ventures. Armed with resume, idea and a solid business plan, he approached
the council with his idea, requesting assistance for the cost of research
and development. It saw fit to fund Yates’ effort, and soon thereafter
he began developing what would prove to be a profitable avenue for his
“You can either circle the
drain and go through it, or you can do your best to climb out.
And if you create a positive attitude about a negative issue, that will
help you deal with it.”
—Peter Yates, owner, Window Film Systems in London,
“We’ve been dry laminating for ten to 15 years now,” Yates explains. “I
would say 90 percent of what we do is for glass manufacturers. It is done
in a clean room, so the resulting application of film is impeccable. The
quality is ideal and we’re able to do 1,100 linear feet in an hour.”
In Yates newly-designed, 40-foot dry laminating line, lites of glass pass
through a transport system and into a glass washer. From there, they are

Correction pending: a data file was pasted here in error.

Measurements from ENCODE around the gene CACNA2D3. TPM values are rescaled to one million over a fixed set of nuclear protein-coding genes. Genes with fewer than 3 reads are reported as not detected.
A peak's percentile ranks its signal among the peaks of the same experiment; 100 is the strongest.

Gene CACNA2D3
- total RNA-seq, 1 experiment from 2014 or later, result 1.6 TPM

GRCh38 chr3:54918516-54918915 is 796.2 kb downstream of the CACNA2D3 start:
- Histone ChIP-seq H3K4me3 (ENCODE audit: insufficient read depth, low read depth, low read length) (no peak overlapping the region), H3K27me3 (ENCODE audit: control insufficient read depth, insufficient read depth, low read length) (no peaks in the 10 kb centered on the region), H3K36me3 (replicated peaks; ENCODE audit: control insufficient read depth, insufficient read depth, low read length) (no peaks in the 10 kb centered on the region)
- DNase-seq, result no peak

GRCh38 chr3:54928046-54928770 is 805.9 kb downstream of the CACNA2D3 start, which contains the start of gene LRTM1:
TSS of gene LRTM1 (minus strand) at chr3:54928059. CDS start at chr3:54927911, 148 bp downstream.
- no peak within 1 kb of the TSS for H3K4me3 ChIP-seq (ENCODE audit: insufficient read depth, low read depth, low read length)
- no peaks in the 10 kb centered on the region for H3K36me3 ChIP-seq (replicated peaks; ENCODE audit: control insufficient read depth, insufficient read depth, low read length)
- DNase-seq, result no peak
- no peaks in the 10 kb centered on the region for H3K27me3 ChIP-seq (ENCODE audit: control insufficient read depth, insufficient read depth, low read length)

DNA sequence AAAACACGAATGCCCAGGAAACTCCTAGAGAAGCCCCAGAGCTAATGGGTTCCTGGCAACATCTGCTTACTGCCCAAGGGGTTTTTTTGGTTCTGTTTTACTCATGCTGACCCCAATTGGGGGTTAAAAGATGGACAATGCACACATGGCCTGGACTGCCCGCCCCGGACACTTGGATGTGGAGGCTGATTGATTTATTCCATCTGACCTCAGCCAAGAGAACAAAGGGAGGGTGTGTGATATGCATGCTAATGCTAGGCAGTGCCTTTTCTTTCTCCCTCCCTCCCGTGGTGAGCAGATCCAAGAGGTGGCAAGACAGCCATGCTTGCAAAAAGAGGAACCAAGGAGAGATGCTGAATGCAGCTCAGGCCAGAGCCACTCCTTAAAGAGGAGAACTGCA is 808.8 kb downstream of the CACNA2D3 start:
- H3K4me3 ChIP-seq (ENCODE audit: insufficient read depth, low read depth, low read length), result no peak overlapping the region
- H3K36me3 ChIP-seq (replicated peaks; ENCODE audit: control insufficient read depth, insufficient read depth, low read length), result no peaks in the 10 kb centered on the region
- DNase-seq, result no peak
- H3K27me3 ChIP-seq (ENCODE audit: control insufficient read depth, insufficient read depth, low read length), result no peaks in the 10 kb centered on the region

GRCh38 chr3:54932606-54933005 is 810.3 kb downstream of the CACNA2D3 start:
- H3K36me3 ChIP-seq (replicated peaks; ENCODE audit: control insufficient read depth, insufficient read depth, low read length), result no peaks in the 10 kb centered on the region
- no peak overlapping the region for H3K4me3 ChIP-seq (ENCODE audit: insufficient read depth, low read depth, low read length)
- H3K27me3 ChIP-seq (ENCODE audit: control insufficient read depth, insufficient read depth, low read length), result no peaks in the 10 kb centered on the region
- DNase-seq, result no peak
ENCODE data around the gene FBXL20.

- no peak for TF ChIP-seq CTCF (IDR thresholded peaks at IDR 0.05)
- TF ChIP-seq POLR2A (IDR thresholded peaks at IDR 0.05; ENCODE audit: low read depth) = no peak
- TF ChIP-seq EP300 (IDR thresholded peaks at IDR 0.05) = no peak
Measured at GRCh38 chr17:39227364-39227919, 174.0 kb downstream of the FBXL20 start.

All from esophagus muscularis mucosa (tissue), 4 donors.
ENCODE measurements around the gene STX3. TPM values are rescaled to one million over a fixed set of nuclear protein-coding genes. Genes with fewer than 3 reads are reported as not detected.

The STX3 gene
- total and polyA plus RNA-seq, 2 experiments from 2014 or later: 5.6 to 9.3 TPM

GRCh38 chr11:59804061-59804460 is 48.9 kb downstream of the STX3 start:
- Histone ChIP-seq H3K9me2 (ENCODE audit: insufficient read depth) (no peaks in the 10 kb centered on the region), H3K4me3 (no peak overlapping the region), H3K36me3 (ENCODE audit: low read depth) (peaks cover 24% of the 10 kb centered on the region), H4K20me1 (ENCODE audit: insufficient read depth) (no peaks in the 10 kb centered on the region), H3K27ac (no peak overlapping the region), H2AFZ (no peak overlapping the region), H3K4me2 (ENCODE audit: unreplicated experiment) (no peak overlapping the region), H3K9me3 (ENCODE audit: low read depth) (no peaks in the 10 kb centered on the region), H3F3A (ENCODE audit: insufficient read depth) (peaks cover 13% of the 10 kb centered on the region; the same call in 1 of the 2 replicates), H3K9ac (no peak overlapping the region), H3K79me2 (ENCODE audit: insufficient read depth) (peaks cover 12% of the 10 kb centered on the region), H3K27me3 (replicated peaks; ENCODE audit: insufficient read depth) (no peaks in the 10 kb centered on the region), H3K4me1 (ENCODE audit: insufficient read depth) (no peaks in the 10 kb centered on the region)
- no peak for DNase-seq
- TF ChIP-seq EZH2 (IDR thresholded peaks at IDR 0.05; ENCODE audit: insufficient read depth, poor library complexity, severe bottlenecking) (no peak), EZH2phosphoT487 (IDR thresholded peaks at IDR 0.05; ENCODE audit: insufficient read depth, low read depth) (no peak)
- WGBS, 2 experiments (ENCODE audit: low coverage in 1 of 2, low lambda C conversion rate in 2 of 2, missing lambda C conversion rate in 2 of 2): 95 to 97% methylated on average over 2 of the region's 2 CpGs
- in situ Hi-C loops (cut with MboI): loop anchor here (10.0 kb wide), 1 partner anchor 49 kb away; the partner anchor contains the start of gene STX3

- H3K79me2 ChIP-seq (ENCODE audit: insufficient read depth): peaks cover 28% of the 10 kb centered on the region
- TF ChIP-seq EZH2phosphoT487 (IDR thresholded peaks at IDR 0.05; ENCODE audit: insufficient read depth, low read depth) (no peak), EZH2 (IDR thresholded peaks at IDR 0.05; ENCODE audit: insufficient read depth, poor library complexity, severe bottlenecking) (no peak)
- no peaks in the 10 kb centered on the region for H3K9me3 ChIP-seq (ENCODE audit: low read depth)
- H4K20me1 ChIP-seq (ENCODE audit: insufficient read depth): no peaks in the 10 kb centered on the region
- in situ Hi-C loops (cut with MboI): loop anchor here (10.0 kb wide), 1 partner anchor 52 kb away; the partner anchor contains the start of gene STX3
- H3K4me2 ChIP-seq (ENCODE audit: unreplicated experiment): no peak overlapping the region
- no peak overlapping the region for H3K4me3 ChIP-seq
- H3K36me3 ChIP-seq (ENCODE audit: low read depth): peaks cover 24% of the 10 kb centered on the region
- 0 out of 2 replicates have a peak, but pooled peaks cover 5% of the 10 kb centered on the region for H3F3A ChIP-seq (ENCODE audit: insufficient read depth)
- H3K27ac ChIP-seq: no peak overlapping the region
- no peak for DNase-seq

passed into an inspection station and later to a dry laminating area where
pressure sensitive films are applied in a vertical fashion.
“There are other companies out there that dry laminate,” Yates says. “But
almost anyone who has done dry laminating has done it on a horizontal
machine. And, in the film business as we all know, trying to apply film
to a piece of glass lying flat on a table top means huge amounts of contamination.
So the machine that we developed here is a vertical machine.”
The entire facility spans 7,000 square feet. The laminator Yates converted
and uses is approximately 40-years old and once was owned and operated
by a film manufacturer. End products are used in overhead glazing, safety
and security, and anti-graffiti applications.
Today, Yates’ company services approximately 75 to 80 dealers and features
around an 80/20 split between flat glass and automotive—this time with